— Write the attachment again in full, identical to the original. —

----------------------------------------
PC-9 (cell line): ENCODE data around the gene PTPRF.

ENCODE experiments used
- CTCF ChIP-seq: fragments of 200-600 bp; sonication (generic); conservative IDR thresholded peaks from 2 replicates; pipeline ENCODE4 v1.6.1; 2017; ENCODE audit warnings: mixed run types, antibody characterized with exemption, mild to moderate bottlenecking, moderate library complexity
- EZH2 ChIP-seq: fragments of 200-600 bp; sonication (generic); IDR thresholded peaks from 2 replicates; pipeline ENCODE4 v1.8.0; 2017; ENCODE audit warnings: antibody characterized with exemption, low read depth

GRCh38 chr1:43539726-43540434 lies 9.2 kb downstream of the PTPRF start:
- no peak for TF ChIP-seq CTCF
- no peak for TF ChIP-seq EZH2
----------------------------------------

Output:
PC-9 (cell line): ENCODE data around the gene PTPRF.

ENCODE experiments used
- CTCF ChIP-seq: fragments of 200-600 bp; sonication (generic); conservative IDR thresholded peaks from 2 replicates; pipeline ENCODE4 v1.6.1; 2017; ENCODE audit warnings: mixed run types, antibody characterized with exemption, mild to moderate bottlenecking, moderate library complexity
- EZH2 ChIP-seq: fragments of 200-600 bp; sonication (generic); IDR thresholded peaks from 2 replicates; pipeline ENCODE4 v1.8.0; 2017; ENCODE audit warnings: antibody characterized with exemption, low read depth

GRCh38 chr1:43539726-43540434 lies 9.2 kb downstream of the PTPRF start:
- no peak for TF ChIP-seq CTCF
- no peak for TF ChIP-seq EZH2